We found that many of the eateries and pubs in the city were pet-friendly including Konvikt a traditional bar and restaurant
Drinking beer was a constant theme throughout our visit we visited many bars and stuck with various Pilsners on our hydration breaks. Beer is a way of life in the Czech republic and they sure have some fantastic options. Also enjoyed some absynthe for the first time in over a decade.
I had a great look around the city, first was an evening wander up the river and into the old town area while visiting a few bars with the dog in tow. The city had a great vibe in the evening and was quite vibrant for a Thursday night.
I got up on my own early to have a look around the streets and sights anticipating it to be quiet and get some photos without crowds and hoping maybe to get some sunrise shots. Prague delivered and was very quiet and enjoyed the pre-sunrise and following few hours seeing the main parts of the Old Town. The city seemed to get busier around 10:30 am.
Later in the day, we all went out with dog in tow to all enjoy the sights together, I had figured out my bearings and managed to show us round without the need for maps. An early morning scout with or without the dog is a preference of mine for a few reasons. After the old town, we headed across the river to see the castle, the Franz Kafka museum and anything else we come across.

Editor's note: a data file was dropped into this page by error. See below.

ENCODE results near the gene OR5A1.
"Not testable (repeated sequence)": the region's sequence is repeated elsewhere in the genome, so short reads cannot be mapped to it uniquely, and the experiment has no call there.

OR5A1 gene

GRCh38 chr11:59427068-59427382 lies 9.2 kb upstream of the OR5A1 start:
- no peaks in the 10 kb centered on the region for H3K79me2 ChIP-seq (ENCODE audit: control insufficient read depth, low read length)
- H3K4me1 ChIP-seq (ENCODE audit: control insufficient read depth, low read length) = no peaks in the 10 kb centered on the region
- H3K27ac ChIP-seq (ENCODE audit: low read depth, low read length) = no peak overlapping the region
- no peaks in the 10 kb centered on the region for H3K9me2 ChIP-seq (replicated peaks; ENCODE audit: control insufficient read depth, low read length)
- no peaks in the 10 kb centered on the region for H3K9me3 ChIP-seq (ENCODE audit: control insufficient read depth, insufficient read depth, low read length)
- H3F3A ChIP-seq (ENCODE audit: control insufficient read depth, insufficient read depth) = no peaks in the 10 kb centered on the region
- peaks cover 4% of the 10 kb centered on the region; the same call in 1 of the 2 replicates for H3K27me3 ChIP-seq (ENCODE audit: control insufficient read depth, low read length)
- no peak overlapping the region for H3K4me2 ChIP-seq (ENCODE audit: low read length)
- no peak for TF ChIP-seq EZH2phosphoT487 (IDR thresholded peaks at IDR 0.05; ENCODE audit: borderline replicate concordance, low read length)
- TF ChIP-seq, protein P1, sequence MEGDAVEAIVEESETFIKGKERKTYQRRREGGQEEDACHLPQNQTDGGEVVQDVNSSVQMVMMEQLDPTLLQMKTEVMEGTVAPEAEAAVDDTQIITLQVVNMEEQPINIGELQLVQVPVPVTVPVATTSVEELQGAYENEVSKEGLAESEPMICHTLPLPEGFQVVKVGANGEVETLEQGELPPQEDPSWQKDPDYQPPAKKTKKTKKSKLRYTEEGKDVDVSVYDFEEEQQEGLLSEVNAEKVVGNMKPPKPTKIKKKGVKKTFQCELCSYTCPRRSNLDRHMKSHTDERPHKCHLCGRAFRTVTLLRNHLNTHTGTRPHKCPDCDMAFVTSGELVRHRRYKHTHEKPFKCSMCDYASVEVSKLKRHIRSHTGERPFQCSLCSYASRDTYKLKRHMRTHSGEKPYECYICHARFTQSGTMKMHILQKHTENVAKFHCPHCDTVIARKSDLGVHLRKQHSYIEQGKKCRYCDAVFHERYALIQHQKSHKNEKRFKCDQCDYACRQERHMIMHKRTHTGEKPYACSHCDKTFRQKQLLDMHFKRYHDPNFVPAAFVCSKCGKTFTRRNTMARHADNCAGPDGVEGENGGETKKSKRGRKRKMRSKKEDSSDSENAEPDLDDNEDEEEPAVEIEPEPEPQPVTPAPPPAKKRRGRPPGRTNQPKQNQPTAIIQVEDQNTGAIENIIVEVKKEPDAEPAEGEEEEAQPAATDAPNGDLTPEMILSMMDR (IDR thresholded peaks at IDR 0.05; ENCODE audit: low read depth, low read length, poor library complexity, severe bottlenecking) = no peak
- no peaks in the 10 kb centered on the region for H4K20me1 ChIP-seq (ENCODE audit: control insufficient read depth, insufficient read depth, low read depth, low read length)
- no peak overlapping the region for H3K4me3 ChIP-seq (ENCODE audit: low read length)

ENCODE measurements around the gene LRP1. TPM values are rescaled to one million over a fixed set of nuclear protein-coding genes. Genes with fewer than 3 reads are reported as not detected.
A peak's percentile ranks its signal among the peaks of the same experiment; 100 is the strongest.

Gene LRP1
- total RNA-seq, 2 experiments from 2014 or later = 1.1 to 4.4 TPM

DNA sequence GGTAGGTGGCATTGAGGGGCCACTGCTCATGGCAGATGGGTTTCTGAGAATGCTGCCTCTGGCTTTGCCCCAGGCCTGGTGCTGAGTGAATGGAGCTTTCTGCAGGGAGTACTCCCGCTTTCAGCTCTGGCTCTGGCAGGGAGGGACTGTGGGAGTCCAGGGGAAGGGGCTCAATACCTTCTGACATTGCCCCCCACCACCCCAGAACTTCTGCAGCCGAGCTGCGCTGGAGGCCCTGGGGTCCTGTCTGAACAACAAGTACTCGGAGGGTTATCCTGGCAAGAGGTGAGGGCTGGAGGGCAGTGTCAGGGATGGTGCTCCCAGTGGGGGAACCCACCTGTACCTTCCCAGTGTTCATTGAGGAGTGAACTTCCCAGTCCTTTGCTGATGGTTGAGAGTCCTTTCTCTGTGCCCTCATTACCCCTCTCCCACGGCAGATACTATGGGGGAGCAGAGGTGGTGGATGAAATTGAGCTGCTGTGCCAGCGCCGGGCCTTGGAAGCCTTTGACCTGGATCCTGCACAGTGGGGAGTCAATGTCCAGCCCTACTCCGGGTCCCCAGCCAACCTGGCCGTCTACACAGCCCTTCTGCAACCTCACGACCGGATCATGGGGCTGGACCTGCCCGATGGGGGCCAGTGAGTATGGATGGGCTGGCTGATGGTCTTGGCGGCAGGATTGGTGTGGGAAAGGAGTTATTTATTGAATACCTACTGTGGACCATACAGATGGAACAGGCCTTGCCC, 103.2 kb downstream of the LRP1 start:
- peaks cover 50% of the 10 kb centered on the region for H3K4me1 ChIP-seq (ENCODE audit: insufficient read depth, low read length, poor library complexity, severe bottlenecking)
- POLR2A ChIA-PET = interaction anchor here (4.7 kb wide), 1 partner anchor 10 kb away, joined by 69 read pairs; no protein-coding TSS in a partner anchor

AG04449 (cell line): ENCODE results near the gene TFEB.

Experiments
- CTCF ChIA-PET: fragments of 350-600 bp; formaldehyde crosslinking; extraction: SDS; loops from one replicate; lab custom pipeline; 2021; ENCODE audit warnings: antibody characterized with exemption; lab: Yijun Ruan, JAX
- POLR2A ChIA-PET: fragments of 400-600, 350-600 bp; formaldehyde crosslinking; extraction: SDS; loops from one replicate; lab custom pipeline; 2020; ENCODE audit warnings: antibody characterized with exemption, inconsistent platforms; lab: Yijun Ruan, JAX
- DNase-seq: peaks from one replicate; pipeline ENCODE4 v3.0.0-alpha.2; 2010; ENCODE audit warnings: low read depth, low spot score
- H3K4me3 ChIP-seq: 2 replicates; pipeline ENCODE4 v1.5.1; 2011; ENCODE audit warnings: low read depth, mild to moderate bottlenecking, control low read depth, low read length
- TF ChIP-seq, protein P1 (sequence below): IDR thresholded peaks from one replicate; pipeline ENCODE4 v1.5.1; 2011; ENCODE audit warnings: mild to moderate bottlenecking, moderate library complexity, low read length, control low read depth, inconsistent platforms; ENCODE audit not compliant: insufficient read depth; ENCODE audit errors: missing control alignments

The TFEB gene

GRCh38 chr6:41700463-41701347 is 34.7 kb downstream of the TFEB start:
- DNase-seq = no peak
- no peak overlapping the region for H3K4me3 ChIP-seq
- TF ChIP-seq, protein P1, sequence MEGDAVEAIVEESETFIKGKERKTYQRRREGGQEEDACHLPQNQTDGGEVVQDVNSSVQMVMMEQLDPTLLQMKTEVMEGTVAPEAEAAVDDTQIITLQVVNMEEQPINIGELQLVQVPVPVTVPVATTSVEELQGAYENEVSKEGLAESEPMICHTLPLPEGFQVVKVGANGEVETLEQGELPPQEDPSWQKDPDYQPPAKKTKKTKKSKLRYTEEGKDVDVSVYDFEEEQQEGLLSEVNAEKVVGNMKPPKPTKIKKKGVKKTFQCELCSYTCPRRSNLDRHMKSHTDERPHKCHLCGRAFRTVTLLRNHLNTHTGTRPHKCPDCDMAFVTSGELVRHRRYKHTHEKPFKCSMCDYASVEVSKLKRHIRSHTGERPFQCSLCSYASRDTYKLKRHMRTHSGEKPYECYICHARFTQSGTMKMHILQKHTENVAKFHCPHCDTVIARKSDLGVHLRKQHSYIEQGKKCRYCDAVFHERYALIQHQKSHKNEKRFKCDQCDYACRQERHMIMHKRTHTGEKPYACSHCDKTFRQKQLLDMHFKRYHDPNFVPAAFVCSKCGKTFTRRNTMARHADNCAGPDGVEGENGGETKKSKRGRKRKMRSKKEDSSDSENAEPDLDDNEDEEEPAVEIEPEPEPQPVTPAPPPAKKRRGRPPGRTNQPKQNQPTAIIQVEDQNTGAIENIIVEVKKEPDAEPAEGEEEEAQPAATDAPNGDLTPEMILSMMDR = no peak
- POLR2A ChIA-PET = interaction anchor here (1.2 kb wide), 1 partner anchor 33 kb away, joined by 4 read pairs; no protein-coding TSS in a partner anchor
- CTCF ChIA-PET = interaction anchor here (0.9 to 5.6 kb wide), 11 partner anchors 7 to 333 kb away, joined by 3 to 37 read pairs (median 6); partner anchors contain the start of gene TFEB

I created a post dedicated to all Prague Photos from my visit well the good ones.
What To See and Do in Prague?
The Jubilee Synagogue is the youngest and also the largest in the city. Jubilee Synagogue is also known as the Jerusalem Synagogue due to its location on Jerusalem Street. The pretty Synagogue was built in 1906, it was designed by Wilhelm Stiassny and named in honour of the Silver Jubilee of Emperor Franz Joseph I of Austria. Visitors can come in and admire the building or just enjoy the pretty exterior. The synagogue has been a constant place of worship since opening except for then the Nazis occupied the country.
The facade and form of the synagogue are stunning and instantly draw you in to have a look at the interesting design and colours. The design is a blend of Moorish Revival and Art Nouveau, with horseshoe arches on the facade. The Mudéjar red-and-white coursing of the stone facade is particularly pretty. Inside, the Moorish elements are overlaid with brilliantly painted Art Nouveau patterning. This is a real treat for those that love art, architecture and history.
The famous Astronomical Clock or mediaeval tower clock is located at the southern side of the Old Town Hall Tower. The Old Town Hall is located in the very special Old Town Square in the historic centre. The clock was first installed in 1410, which makes it the third-oldest astronomical clock in the world and the oldest one still operating.